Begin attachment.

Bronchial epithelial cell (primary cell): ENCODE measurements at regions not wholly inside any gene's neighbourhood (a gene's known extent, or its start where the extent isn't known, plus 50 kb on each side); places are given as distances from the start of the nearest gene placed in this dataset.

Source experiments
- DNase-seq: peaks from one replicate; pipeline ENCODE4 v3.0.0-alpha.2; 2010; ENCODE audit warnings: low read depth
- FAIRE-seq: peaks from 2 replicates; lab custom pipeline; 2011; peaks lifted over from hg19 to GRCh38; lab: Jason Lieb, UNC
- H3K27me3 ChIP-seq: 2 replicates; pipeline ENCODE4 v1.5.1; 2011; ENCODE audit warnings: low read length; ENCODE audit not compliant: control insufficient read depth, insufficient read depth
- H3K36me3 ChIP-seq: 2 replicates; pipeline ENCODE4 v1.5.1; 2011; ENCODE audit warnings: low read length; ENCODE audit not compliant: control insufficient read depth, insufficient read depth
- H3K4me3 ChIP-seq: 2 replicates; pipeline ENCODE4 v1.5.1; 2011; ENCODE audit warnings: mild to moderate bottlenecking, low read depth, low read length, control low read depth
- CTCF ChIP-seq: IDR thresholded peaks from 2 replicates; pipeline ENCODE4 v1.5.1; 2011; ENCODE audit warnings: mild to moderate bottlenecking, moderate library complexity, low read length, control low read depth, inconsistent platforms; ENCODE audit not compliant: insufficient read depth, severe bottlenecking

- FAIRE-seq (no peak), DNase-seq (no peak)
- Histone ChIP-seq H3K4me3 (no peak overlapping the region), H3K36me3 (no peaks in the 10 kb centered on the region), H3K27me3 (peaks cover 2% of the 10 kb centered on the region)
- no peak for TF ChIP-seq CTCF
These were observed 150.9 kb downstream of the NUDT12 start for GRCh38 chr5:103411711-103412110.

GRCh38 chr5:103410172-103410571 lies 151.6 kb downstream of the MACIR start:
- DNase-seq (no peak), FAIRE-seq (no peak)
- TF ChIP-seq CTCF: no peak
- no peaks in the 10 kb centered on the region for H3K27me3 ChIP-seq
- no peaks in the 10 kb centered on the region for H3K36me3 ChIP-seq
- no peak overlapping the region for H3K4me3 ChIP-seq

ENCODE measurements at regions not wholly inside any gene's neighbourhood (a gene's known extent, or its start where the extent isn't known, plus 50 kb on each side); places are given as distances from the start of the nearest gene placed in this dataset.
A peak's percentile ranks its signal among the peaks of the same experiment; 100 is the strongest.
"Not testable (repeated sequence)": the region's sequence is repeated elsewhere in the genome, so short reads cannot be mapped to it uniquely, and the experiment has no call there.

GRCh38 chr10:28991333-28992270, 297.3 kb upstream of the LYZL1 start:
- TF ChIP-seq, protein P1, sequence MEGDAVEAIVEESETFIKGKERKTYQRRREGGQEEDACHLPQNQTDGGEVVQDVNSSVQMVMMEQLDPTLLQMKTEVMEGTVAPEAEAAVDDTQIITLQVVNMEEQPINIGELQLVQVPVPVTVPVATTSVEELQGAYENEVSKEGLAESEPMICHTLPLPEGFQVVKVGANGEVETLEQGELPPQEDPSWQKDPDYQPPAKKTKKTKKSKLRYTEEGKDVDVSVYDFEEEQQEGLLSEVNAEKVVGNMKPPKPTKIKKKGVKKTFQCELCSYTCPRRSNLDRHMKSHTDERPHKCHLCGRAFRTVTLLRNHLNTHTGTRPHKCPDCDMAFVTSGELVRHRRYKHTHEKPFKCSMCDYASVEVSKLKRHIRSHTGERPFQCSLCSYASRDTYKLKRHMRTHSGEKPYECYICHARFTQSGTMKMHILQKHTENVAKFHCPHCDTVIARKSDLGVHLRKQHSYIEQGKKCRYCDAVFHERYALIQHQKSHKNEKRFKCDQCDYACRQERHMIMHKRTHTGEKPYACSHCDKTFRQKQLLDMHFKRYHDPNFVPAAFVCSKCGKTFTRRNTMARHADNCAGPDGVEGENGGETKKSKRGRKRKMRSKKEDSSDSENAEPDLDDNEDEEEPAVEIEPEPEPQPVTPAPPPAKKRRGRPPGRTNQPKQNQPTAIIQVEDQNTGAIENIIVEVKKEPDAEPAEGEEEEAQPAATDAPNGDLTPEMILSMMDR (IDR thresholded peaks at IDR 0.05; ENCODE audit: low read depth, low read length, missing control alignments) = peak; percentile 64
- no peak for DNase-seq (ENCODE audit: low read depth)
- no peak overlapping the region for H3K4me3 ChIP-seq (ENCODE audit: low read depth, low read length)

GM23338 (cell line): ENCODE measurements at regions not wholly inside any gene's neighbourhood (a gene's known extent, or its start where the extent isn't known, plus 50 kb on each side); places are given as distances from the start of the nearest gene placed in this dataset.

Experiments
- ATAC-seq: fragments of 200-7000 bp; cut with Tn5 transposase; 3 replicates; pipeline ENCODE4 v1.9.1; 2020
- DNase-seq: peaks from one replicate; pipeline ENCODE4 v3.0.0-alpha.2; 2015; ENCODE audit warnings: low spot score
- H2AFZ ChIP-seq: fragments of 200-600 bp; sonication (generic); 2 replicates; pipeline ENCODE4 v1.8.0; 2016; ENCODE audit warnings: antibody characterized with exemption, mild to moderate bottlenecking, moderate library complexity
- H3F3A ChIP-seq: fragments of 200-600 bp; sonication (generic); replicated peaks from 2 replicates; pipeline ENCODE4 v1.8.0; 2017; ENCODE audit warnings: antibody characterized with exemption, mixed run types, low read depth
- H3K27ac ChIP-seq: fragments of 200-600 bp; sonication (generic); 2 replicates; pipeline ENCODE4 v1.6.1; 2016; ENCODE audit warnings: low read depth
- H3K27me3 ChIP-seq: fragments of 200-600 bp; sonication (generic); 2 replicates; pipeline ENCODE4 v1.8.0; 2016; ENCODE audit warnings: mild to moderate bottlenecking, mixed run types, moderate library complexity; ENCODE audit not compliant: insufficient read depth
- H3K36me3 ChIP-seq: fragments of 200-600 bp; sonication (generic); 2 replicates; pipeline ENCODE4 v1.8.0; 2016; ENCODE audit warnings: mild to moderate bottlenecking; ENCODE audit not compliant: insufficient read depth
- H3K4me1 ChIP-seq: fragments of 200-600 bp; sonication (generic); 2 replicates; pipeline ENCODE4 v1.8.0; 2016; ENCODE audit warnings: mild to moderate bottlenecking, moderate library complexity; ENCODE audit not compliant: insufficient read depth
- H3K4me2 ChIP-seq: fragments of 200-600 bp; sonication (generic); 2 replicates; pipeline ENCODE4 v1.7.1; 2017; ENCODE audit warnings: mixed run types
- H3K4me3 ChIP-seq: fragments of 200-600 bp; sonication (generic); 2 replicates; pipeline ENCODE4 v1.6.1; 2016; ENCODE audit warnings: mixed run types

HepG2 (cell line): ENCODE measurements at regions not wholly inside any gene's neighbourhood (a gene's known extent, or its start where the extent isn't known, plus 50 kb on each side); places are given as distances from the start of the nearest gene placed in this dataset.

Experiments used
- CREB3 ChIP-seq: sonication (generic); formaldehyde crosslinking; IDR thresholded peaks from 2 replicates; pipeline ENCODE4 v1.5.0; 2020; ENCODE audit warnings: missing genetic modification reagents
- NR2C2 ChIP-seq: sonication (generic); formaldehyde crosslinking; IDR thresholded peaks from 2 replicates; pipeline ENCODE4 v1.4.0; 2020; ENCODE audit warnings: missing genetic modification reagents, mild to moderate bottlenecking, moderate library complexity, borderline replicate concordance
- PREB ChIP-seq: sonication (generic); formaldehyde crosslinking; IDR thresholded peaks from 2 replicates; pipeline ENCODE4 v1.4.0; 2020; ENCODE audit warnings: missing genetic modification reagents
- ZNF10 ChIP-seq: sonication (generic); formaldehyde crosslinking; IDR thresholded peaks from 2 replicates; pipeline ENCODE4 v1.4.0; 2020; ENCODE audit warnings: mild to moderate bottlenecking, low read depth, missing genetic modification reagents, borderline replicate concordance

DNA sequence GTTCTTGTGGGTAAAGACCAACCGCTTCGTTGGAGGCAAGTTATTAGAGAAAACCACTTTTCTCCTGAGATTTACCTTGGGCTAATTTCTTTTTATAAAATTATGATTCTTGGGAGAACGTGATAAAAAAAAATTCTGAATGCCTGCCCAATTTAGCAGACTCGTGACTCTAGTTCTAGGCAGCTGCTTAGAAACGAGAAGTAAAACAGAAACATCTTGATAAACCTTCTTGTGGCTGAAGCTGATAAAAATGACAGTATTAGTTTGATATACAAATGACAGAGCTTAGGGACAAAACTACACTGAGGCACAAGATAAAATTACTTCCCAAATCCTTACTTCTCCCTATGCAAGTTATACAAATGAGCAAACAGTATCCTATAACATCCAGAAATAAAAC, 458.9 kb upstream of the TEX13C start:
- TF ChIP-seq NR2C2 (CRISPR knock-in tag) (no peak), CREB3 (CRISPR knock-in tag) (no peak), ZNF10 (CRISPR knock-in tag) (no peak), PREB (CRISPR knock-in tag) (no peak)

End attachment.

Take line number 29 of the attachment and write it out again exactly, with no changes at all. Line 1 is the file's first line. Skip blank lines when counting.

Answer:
- DNase-seq: peaks from one replicate; pipeline ENCODE4 v3.0.0-alpha.2; 2015; ENCODE audit warnings: low spot score